Tampa Bay Buccaneers

Yo! He's Back

Tampa Bay re-signs WR Yo Murphy

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WR Yo Murphy played for three teams in 1999: Tampa Bay, Minnesota and the World League's Scottish Claymores

An NFL training camp can be an introspective time for a player thought to be 'on the bubble'. As a veteran of three such camps plus several stints in the NFL Europe League, WR Yo Murphy had had plenty of time for soul-searching by the time he launched into last year's preseason with the Tampa Bay Buccaneers.

It would be one last shot, Murphy decided. Make it or move on.

Murphy made it, as was further emphasized on Wednesday when the Buccaneers re-signed him to a two-year contract. Though he will head into the Bucs' 2000 training camp again in search of a permanent job, his regular-season NFL action in 1999 is a major boost to his resume.

"This was it for me, my last go around," said Murphy after surviving the cut to 53 last September. "If I didn't make it here, I was going to try a different avenue. I'm excited to be here, but if it wasn't going to happen, this year, I was going to try something else."

Signed midway through July just in time for the Tampa Bay's '99 camp, Murphy was an instant hit, forcing the Bucs to keep six receivers for the first time in Head Coach Tony Dungy's four seasons at the helm. Murphy, whose actual first name is Llewellyn, caught six passes for 100 yards in four preseason games, including a team-high four for 49 yards in the preseason finale at Washington on September 3. However, it was a play on special teams a week earlier that seemed to cement his first regular-season job.

It's not as if Murphy was given an extensive audition for the kick return job. But the 5-10, 178-pound burner substituted quality for quantity when he burned the New England Patriots for a 93-yard kickoff return for a touchdown on his only runback of the pre-season. "I think those big plays are what got me to where I am today," said Murphy. "Every time a ball comes down into my hands, I feel like I'm going to do that. That attitude is something that I think I need and it's something that I needed in training camp to make this team."

When the regular season began, the Buccaneer coaches generally kept only four of the team's six receivers active for duty on game day. However, with a variety of injuries to the receiving corps in the early going, both Murphy and rookie Darnell McDonald saw significant action. Murphy got into seven of the Bucs' first 10 games and contributed four catches for 28 yards plus 14 kickoff returns for 307 yards (21.9 average) and three kick-coverage tackles.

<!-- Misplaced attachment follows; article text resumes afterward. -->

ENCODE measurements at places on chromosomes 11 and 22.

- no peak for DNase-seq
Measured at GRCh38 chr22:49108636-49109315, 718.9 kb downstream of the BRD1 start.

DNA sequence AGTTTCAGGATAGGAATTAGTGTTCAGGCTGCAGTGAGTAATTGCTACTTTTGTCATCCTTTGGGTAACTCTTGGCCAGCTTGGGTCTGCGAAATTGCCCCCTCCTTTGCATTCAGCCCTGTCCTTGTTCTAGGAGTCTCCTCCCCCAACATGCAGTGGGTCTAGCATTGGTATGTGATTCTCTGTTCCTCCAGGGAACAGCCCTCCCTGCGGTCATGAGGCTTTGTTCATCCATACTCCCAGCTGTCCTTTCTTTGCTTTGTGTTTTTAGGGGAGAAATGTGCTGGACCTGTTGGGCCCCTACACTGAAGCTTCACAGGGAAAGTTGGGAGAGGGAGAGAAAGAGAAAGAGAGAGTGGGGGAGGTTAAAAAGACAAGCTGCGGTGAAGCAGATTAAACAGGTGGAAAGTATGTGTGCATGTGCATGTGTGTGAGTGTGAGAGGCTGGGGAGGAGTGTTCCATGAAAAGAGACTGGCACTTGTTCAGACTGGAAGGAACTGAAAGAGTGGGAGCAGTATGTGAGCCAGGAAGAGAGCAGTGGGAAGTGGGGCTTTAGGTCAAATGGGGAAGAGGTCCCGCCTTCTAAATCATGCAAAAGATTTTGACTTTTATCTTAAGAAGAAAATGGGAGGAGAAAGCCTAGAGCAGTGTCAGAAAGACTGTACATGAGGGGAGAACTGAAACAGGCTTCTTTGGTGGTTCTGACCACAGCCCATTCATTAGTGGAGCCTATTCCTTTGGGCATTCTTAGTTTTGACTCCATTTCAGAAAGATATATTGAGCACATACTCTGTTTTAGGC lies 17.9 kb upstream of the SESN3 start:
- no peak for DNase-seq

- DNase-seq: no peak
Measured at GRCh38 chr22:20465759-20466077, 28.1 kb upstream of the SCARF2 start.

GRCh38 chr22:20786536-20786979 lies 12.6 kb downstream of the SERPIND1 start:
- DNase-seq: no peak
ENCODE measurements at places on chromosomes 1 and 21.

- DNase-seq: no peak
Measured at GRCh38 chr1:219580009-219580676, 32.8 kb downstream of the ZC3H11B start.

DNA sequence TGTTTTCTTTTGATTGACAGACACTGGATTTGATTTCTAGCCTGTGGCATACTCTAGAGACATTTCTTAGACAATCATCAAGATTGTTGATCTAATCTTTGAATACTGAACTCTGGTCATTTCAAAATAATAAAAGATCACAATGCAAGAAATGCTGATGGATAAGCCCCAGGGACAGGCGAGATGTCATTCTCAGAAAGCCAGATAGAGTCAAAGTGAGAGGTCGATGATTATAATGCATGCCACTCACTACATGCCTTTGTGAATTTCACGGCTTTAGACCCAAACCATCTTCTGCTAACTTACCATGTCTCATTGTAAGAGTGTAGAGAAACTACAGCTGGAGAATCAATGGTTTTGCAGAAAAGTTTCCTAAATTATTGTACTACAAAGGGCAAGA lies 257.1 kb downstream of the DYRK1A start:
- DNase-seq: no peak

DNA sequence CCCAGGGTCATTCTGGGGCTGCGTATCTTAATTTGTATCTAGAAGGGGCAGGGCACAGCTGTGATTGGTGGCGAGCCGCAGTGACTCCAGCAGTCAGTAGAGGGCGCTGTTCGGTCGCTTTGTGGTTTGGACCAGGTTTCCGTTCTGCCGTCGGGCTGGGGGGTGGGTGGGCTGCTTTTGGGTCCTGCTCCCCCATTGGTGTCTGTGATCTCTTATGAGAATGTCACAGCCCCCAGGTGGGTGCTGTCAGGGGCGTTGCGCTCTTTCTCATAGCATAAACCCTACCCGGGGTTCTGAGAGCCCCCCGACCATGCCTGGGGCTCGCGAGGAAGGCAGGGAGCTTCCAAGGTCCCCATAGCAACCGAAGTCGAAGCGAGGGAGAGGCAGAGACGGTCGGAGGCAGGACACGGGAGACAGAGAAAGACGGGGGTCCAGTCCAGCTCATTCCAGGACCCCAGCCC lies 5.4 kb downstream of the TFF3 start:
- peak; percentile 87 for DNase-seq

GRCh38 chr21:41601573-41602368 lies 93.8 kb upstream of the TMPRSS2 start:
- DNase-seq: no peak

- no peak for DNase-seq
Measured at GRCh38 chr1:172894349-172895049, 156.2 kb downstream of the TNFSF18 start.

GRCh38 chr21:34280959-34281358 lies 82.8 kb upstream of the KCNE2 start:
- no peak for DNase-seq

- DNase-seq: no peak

Then Murphy's winding NFL path took another strange twist in late November. Due to a shoulder injury suffered by Trent Dilfer in Seattle on November 28, the Buccaneers were forced into a roster move to shore up the quarterback position. Tampa Bay cut from a position of depth, waiving Murphy on November 30, six days before the team was to play the Minnesota Vikings on Monday Night Football, with first place in the NFC Central on the line.

Strangely, despite being waived, Murphy was not denied a chance to play in that big game, though he didn't get to share in the excitement of Tampa Bay's 23-16 victory. Murphy, who previously toiled in two Viking training camps, was claimed off waivers by Minnesota and put into uniform for the Monday night showdown. The Vikings, shorthanded by a season-ending injury to David Palmer, were looking for return help and Murphy was handed that job directly. That would be the end of his action for the season, however, as Murphy was placed on the team's inactive list for the final four games and the first Viking playoff contest. He was then released by Minnesota prior to the team's Divisional Playoff loss at St. Louis, making him available for this return to Tampa Bay.

For a player who has spent three seasons in Scotland, where he was the World Bowl MVP in 1996 and the league's leading receiver in 1997, his travels in 1999 were not too outrageous. Best of all, they came full circle, allowing Murphy another shot with a team he knows appreciates his talents. For a player that has experience sliding down each side of the 'bubble', that is at the very least a comforting feeling.

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